“Fifty years of isolating Cuba,” he said, “had failed to promote democracy, setting us back in Latin America. That’s why we restored diplomatic relations, opened the door to travel and commerce, and positioned ourselves to improve the lives of the Cuban people. You want to consolidate our leadership and credibility in the hemisphere? Recognize that the Cold War is over. Lift the embargo.”
Congress had heard the appeal before; during last year’s address, after explaining the purpose behind his shift in policy, the President said, “Congress should begin the work of ending the embargo.”
Tuesday night he hit it harder – making it two years in a row that he urged Congress to take down what presidents dating back to Eisenhower had built up.
Everything is happening so fast. Our compassion, concerns, and anxieties are pulled in a dozen different directions. But, isn’t this a time when we could stop and admire the beauty of this historical moment?
Two years in a row a U.S. president actually said the state of the union would be stronger by ending the embargo against Cuba. “The mere knowledge that such a work could be created makes me twice the person I was,” Goethe said.
Tuesday night we felt that way, too; even more, after dozens of Members of Congress heard what the president said and rose from their seats to applaud. Stop for a minute and smell that coffee!
As we previously reported, there is majority, bipartisan support nationally for ending the embargo, including among Floridians and Cuban Americans. With Congress hesitant to act, the upcoming election, and the impending close of President Obama’s second term, there is a greater sense of urgency in Washington and Havana to push Cuba policy forward in 2016.
In just a few weeks, Representatives Tom Emmer (MN-6) and Kathy Castor (FL-14), lead sponsors of legislation to repeal the trade embargo, are bringing a partisan delegation from the U.S. Congress to visit Cuba to build support for opening travel and trade relations with Cuba among the new or uncommitted colleagues who will accompany them.
Aside from the difficult task of adopting such sweeping legislation in an election year, diplomacy has brought changes to the U.S.-Cuba relationship, such as the restoration of commercial airline service, direct mail service, and direct phone service, and U.S. ports and U.S. businesses are seeking ways to use the new authorities granted by administration policies to create commercial relationships with Cuban counterparts. All of this builds on the policy opening in anticipation of a new president taking office in January 2017.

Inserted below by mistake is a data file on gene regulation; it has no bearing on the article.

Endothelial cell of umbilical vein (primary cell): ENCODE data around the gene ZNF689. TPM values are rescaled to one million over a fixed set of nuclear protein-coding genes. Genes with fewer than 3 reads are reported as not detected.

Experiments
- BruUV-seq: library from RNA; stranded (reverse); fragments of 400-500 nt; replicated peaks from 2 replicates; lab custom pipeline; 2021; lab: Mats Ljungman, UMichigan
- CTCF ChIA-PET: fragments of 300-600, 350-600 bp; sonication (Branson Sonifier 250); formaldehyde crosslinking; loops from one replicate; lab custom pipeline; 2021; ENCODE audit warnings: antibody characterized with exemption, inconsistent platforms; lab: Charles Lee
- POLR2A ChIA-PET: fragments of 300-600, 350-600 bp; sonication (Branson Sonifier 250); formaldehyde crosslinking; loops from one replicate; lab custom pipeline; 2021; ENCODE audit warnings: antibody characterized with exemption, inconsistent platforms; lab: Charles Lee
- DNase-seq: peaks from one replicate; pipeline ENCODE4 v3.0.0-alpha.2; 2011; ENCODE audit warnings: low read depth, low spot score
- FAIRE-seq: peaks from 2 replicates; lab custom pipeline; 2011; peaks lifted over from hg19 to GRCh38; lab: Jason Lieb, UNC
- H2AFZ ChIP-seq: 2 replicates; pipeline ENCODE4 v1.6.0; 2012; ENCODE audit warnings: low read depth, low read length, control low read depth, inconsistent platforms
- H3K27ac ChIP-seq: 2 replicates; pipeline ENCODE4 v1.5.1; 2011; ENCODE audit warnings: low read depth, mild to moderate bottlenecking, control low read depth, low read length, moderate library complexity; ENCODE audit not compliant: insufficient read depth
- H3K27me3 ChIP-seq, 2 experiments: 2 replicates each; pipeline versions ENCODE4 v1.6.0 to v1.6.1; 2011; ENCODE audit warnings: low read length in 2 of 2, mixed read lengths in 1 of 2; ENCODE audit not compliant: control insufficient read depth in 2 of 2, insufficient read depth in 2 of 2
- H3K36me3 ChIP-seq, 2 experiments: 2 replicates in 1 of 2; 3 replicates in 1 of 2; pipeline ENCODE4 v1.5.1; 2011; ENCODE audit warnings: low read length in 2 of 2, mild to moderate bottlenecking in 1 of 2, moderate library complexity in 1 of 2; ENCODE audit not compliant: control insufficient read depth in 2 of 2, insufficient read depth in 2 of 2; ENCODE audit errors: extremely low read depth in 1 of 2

Josefina Vidal, who leads the Cuban side of the normalization talks, told the official Cuban News Agency that she’s “beginning to feel a certain bit of realism as the electoral process in the United States approaches; we don’t know what’s going to happen.”
Neither do we. But, just like Governor McAuliffe hit the accelerator of the 1957 Chevy he drove through the streets of Havana during his trade mission to Cuba last week, we’re part of a larger effort to encourage policymakers, business leaders, advocates and experts to wrench as much change as possible out of U.S. policy before the next president is sworn in. We have a year and hope to put it to good use. Read the rest of this entry »
In the days before President Obama’s 2015 State of the Union address, we wrote about the promising dimensions of his new direction in Cuba policy – it’s strong emphasis on expanding travel, encouraging diplomacy, broadening engagement by “ball players and marine scientists, artists and experts,” and bringing the business community farmers, businesses, and individuals with property compensation claims into the process to increase the momentum for reform.
In the last year, all of this – and more – has come to pass.
During the first days of the New Year, we got to see first-hand the benefits of the policy when we joined a trade delegation led by Virginia’s Governor Terry McAuliffe – a visit that produced cooperation agreements between the Cuban and Virginia Port Authorities, and between Virginia Commonwealth University and the University of Havana.
The first clears the way for businesses in Virginia to build and grow relationships with counterparts in Cuba; the second means students from both countries will be able to expand their horizons through academic exchanges and joint research projects.
McAuliffe, who delighted onlookers by driving a 1956 pink Chevrolet Bel Air named Lola around Havana, concluded his visit to Cuba by previewing an appeal he promised to make to Paul Ryan, the House Speaker, Mitch McConnell, the Senate Majority Leader, and to Members of the House and Senate across the political aisle:
“2016 needs to be the year that we move our relationship forward, that we end this embargo, and we do the right thing for the citizens of the United States of America and the citizens of Cuba.”
He also told reporters, he’d be surprised if the President didn’t visit Cuba. The President’s Deputy National Security Advisor, Ben Rhodes, delivered the same message to reporters over the weekend, as he laid out the administration’s foreign policy priorities for the coming year.
What’s exciting to us is that the administration continues moving forward on efforts to broaden and deepen the reforms. Reuters broke an exclusive story this afternoon saying the U.S. government is finally considering putting to an end the program that lures Cuban doctors and nurses off their foreign postings with promises of easy entry into the United States.
A year ago, Rep. Rosa DeLauro and more than a dozen colleagues urged the administration to cancel this program, especially after lauding what Cuba had done to fight the Ebola outbreak in Western Africa. Cancelling this program – conceived under President George W. Bush as a brain-drain effort – is not just consistent with President Obama’s new direction, it is long overdue.
The progress we have seen in the last year was made possible by smart and strategic policy initiatives but also by patient diplomacy that set aside the kinds of distractions which left us trapped in the Cold War mindset
If this can be the steady state of our diplomacy it augers well for the state of the U.S.-Cuba reunion.